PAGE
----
Thanks to reintroduction efforts in 2022, the Western Quoll is once again an important part of the Vulkathunha-Gammon Ranges National Park ecosystem after more than 100 years of local extinction.

FAME’s successful partnership with the SA Department for Environment and Water (DEW) and SA Arid Lands continued last year with the release of native predators to Vulkathunha-Gammon Ranges National Park (VGRNP).

The Western Quoll - also known as Chuditch or Idnya - has been making a new home a few hours north of Ikara-Flinders Ranges in this new phase of our rewilding of South Australia’s northern region.

April last year saw an initial release in VGRNP which early signs suggested had gone well.



In mid-November, this population of 25 was added to with the arrival of ten new individuals from Western Australia - six females and four males. These chuditch were trapped in the Dryandra Woodlands, where our Numbat project is based, and were fitted with VHF radio tracking collars prior to release.

One week later, another 15 quolls were introduced to VGRNP to bring the total release number to 50. This group was transported from the Western Plains Taronga Zoo in Victoria, which had included two Idnya from the reintroduced population in SA to kickstart their breeding program, and ten of these were radio collared.

Radio tracking the quolls enables the team to learn about their habitat use and preferred shelter sites, as well as facilitating recapture to assess the health of the animals over time.

Western Quoll reintroduced to South Australia caught on camera trap

Image: Clive McLaughlan



A few weeks after this release, from 5-10 December, the first of what will now be an annual survey was held in VGRNP to monitor the survival and growth of the reintroduced population.

In one week, 18 individual Idnya were trapped, along with an unexpected Brushtailed Possum. Of these 18, four were from the release last April, six were born locally in the wild, and eight were from the most recent releases. This is a great result for a first trapping event.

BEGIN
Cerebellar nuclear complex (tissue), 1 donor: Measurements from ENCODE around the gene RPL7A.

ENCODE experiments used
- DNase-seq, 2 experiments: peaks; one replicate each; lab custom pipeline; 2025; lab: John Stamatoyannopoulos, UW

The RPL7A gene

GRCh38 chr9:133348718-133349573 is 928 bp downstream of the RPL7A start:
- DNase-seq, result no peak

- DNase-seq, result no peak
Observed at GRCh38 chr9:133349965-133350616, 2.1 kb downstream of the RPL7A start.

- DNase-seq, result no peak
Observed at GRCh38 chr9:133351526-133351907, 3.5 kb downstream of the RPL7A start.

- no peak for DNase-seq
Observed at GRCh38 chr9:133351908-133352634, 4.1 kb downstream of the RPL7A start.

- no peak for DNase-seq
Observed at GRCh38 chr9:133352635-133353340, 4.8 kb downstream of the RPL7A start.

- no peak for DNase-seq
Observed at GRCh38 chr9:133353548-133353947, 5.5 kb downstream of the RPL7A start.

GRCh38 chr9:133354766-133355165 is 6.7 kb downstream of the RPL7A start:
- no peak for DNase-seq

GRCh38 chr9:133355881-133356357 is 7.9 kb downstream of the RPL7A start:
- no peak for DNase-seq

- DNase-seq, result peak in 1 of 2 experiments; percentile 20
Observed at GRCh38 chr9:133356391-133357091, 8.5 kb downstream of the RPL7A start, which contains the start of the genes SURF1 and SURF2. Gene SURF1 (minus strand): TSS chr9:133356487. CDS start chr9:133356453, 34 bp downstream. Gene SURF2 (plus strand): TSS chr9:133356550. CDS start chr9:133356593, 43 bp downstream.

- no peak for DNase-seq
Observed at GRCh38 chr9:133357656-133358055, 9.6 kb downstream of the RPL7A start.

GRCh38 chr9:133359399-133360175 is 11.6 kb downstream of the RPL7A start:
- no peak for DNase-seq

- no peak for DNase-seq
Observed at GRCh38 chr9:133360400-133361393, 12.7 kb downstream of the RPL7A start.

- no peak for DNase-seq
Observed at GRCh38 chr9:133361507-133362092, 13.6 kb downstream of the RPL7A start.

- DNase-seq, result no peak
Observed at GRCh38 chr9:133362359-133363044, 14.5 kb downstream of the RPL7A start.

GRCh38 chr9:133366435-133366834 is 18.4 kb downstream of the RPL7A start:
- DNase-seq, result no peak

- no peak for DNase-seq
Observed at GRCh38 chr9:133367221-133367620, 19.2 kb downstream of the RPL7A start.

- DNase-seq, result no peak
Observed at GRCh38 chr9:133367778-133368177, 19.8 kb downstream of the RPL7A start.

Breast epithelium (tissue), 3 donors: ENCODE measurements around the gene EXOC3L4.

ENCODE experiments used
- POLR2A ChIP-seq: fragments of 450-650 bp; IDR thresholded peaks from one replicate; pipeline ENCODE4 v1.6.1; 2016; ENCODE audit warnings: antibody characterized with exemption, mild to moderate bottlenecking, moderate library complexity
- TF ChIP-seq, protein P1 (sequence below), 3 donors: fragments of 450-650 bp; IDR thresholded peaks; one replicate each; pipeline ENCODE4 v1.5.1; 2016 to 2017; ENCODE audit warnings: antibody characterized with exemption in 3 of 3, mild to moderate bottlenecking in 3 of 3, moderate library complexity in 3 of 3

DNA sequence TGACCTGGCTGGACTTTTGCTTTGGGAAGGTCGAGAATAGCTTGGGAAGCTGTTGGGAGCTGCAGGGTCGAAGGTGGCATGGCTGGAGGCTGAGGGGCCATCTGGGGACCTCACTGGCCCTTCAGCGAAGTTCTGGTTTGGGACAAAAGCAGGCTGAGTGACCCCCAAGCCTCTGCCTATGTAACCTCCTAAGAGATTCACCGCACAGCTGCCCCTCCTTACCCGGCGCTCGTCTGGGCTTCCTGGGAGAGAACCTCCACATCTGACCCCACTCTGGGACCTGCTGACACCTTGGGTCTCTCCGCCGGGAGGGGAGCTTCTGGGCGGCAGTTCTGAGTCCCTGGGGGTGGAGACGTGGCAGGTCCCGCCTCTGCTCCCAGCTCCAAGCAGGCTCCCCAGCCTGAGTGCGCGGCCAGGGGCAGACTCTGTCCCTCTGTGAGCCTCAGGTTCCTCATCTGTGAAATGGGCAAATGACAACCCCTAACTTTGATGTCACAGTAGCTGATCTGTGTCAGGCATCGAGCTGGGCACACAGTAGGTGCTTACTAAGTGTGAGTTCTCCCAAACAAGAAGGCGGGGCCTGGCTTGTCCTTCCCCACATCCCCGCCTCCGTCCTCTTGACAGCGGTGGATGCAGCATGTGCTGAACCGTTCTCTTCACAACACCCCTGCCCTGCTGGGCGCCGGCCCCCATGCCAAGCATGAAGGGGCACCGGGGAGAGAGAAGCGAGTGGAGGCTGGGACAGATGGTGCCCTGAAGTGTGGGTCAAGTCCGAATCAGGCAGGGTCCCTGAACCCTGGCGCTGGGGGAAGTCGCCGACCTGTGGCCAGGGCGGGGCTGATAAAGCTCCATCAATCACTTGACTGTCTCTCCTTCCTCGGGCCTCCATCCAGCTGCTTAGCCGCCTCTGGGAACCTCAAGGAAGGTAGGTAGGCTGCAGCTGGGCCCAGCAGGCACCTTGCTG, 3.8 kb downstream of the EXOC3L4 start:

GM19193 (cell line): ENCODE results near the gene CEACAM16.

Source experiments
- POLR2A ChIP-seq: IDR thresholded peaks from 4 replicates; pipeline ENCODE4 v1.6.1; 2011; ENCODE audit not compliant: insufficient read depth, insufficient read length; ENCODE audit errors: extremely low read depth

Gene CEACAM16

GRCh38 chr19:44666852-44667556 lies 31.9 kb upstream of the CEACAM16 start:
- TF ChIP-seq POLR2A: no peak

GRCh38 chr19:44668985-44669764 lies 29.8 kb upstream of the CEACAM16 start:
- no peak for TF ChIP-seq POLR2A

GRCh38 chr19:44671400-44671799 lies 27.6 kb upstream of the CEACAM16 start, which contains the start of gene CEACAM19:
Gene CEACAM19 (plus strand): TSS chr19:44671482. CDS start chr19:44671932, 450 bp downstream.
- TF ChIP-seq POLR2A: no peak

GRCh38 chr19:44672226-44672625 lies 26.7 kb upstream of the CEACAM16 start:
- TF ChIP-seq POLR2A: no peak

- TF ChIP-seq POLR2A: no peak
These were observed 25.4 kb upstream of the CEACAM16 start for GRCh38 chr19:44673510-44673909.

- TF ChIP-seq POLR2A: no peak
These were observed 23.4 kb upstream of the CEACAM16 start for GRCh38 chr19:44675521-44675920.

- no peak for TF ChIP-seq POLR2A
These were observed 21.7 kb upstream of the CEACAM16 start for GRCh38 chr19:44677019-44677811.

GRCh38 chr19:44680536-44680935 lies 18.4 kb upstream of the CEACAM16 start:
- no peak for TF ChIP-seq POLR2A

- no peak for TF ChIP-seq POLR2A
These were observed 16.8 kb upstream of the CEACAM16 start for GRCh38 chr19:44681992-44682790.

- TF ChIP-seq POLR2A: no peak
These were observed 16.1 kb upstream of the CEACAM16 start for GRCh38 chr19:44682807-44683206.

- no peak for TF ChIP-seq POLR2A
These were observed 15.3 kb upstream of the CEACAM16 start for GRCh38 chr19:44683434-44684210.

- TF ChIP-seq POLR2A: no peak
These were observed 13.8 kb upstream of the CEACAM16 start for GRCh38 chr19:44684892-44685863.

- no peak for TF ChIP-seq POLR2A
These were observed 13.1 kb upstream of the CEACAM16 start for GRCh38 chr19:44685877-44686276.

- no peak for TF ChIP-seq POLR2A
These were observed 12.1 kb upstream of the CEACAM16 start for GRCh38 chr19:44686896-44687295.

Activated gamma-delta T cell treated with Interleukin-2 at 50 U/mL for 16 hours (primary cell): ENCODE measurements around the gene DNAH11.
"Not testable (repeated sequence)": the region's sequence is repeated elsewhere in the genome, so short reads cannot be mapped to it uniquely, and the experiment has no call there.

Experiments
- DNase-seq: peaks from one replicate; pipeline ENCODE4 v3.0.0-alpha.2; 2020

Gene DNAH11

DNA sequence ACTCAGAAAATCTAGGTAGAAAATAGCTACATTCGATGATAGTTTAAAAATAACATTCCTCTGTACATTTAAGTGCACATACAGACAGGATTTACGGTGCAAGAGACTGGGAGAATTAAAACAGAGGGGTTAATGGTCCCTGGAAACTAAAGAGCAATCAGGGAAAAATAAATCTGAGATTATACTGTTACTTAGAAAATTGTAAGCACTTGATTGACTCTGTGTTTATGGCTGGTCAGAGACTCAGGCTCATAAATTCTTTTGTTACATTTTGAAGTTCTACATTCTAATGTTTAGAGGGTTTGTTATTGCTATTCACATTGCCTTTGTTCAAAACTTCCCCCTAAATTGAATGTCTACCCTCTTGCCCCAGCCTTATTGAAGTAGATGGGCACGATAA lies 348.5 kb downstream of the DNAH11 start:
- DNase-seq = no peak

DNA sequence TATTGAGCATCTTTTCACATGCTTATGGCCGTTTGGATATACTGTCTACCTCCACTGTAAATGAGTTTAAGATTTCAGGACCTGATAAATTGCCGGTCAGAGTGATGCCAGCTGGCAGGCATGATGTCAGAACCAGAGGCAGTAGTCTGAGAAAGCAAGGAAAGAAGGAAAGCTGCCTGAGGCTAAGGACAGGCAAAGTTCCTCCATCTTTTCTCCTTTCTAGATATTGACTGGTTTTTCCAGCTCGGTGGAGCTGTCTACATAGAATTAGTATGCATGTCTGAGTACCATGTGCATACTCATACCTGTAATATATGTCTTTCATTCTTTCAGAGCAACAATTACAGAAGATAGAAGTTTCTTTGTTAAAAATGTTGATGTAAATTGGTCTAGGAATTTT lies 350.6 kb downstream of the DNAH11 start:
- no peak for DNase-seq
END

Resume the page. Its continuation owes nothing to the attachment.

Of the 50 quolls released since April, there were another 10 collared which the team knows to remain alive, meaning at least 28 animals have survived. On top of this, camera monitoring in the area tells us that those released in April - and their young - remain spread across the release areas and beyond.

All of this indicates the Idnya are doing well, and those known to be alive but not entering traps is likely due to food resources remaining plentiful after good conditions in the park.



After the major trapping event, the team on the ground carried on their targetted trapping of the radio-collared individuals leading to a further two detections of April released-quolls, one of a new local born, and three from the recent release.

The successful trapping survey, along with surrounding monitoring efforts, provides real hope that the reintroduced Western Quolls in VGRNP have got off to a strong start. It is another exciting chapter in this groundbreaking rewilding effort, and research into its effectiveness will continue alongside management of the program. 

This project is in partnership with the SA Department for Environment and Water and SA Arid Lands Landscape Board (Board funding from the Australian Government’s National Landcare Program supporting the Bounceback and Beyond project 2018-2023).

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